- Tell your elderly loved one’s physicians what you are and are not capable of handling pertaining to his or her care.
- Set realistic expectations for care – i.e., if your work schedule leaves your loved one without care for a period of time, that needs to be addressed.
- Ask for training in the senior’s specific care requirements, such as dressing wounds or catheter care.
- Look for and access resources like disease-specific associations, the local Area Agency on Aging, and a trusted professional Arizona home care agency for supplemental/respite care.
It’s also important to clearly understand HIPAA (Health Insurance Portability and Accountability Act) regulations. There is a common misconception that as a result of HIPAA, family members are unable to obtain access to their older loved one’s medical records. The truth, however, is that if the older person has designated someone to serve as durable power of attorney for health information, it’s the obligation of doctors and hospital staff to share all medical records with that relative.
The final conclusion? Make certain you stand up for yourself and your elderly family member. Richard Schulz of the University of Pittsburgh suggests, “Advocate for your rights and make sure your caregiving contributions are recognized and supported to the extent they can be. You’re an important person in the health care system.”
Call on Endeavor Home Care at (480) 535-6800 for additional suggestions about providing the best care for your senior loved one, as well as support in filling in the care gaps with properly trained and skilled in-home senior caregivers.
Alzheimer’s Disease is a condition that follows three typical stages. When you know the stage your loved one is in and how you can help them, it allows both you and him or her to feel more comfortable and get the Alzheimers care that is needed.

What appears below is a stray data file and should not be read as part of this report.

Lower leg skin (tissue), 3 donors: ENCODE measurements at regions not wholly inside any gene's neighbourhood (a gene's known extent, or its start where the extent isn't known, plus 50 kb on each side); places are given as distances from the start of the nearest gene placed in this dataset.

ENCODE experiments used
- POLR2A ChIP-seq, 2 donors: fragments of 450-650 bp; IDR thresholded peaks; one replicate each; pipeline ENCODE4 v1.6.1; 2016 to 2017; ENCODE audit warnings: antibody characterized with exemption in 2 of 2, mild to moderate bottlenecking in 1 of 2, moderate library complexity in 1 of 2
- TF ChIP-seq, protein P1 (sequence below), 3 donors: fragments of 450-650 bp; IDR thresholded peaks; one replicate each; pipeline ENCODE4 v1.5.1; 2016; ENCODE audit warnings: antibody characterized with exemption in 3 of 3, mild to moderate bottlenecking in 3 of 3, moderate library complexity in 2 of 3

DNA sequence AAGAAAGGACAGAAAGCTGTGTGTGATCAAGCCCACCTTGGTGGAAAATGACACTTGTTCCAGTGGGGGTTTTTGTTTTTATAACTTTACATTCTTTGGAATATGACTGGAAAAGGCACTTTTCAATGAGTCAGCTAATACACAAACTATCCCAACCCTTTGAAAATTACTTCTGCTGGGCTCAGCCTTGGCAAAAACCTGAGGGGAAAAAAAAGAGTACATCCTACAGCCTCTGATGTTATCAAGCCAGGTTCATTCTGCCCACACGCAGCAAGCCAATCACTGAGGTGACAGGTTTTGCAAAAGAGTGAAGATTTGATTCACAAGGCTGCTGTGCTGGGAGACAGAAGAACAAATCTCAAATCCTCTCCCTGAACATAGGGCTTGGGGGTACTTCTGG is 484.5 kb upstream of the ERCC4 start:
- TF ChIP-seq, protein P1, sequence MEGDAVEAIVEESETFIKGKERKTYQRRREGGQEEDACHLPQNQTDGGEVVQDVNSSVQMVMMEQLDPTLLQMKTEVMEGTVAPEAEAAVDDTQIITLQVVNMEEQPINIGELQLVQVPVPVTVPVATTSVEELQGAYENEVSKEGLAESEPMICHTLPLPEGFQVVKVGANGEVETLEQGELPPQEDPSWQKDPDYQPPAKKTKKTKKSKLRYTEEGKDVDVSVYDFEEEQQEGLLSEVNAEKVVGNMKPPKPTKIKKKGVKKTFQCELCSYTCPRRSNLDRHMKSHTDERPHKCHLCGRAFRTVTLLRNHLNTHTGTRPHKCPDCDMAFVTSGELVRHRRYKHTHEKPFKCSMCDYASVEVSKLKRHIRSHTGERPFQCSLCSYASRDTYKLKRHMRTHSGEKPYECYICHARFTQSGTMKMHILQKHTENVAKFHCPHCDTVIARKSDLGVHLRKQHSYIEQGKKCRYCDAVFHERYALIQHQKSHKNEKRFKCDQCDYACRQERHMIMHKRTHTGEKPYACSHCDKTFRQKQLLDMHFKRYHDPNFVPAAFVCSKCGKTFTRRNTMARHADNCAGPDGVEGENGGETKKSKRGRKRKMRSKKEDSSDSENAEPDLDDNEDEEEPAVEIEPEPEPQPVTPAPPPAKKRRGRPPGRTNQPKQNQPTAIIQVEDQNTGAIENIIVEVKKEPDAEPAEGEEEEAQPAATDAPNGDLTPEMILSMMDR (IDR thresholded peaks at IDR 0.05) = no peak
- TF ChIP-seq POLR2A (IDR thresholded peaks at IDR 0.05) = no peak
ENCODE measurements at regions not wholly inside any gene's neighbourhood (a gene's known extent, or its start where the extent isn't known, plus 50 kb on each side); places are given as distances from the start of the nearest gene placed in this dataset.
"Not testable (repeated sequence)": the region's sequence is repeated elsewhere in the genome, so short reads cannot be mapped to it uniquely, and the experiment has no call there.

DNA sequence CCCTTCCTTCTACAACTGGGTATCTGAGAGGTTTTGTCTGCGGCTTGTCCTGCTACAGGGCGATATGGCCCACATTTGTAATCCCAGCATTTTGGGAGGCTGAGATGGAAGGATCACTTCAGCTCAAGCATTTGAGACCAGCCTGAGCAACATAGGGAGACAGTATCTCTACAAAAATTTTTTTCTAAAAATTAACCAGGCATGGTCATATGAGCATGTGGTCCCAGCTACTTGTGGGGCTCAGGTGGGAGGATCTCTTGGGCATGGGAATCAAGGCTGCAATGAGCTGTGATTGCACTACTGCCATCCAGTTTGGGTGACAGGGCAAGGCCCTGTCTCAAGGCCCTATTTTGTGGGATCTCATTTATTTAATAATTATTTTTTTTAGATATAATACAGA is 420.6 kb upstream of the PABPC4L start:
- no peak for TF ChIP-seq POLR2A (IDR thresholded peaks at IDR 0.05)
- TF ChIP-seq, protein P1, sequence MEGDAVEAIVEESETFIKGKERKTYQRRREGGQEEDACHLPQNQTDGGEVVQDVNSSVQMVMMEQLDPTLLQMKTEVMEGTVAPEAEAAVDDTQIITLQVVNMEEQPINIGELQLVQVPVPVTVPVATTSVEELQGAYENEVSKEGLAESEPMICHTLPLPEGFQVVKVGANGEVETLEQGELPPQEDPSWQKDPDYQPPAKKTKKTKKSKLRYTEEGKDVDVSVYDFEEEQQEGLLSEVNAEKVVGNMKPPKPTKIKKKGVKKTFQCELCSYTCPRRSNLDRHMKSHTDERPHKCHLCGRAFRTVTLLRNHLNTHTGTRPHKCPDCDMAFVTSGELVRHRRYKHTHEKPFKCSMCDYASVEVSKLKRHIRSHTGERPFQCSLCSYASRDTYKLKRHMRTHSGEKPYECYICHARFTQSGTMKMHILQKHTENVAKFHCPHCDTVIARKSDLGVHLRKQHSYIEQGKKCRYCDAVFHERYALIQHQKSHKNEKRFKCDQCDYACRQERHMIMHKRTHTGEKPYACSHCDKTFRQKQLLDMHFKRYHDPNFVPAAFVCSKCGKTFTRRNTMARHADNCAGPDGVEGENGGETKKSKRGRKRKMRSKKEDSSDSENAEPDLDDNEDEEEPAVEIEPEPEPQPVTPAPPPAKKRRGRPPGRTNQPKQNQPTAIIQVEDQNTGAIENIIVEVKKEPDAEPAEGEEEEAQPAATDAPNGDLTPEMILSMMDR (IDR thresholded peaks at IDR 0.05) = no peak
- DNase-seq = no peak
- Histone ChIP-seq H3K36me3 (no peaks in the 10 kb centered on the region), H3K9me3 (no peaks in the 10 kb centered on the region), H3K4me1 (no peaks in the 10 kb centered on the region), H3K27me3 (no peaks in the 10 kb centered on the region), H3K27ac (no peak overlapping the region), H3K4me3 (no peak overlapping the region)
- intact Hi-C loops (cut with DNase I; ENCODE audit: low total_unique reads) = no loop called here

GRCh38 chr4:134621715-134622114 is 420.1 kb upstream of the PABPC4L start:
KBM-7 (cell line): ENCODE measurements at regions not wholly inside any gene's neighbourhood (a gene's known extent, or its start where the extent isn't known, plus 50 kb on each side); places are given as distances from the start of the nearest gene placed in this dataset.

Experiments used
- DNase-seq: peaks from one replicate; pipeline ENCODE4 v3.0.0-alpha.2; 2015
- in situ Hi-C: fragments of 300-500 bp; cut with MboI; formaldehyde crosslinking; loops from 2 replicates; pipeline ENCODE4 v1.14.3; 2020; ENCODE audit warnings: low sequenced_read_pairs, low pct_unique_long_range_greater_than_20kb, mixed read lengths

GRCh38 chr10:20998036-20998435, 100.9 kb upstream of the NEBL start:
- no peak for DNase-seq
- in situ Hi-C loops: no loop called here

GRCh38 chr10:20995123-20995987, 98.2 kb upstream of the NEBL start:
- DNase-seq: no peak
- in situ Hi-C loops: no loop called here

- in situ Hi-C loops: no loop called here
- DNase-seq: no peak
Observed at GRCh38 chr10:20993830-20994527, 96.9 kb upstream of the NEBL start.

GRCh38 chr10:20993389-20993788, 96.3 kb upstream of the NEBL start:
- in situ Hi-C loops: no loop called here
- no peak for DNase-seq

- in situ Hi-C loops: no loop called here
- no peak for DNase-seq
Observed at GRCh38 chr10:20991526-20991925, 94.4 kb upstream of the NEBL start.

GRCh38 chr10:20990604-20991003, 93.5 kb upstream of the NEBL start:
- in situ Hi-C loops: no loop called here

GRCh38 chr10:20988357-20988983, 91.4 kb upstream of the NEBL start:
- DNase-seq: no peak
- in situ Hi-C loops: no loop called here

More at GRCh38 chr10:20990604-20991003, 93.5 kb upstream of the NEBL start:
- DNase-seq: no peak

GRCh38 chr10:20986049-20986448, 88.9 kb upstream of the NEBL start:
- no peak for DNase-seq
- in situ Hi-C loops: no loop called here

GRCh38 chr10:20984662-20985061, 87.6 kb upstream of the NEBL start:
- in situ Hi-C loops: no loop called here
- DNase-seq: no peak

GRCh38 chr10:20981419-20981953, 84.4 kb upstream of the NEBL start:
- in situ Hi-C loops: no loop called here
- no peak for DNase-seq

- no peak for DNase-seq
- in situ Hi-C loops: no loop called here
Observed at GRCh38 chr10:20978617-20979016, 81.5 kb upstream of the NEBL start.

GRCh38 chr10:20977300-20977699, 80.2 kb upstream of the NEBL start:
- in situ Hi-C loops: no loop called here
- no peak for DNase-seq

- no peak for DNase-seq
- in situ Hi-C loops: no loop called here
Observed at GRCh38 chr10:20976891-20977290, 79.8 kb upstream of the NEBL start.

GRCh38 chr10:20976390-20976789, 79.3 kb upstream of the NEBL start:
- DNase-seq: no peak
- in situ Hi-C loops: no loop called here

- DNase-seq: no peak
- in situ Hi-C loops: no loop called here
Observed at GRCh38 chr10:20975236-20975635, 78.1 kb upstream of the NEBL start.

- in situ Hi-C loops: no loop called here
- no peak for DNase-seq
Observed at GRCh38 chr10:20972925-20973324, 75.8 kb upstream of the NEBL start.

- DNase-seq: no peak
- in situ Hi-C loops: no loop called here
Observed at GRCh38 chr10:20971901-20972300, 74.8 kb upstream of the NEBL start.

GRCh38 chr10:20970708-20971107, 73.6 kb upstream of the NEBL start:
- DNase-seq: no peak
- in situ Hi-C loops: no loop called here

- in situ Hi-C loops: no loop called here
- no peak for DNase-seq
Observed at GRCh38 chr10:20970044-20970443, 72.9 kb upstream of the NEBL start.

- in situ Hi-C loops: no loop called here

The first stage, mild Alzheimer’s lasts on average two to four years. As the disease progresses to Stage Two it turns into moderate Alzheimer’s and lasts an average of four years, but can last anywhere from two to ten years.
Symptoms and how you can help:
- Sleeping disorders—Keep a routine at bedtime. This will help to signal that bedtime is coming. Do things such as wash hands and face, get on pajamas, have a snack, turn the lights on lower, and play soft music.
- Eating disorders—Have finger foods and snacks available. Some goods ideas are fresh cut fruit and vegetables, sandwiches, cookies, tater tots, enriched drinks, and other small items that are easy to eat with the hands only.
- Sundowner’s Syndrome—Your loved one may start to display behavior problems during the early evening hours. Try your best to keep the routine structured and the environment calm. Encourage activities that are calm starting late in the afternoon. Washing dishes, setting the table, listening to music, and washing dishes are good examples.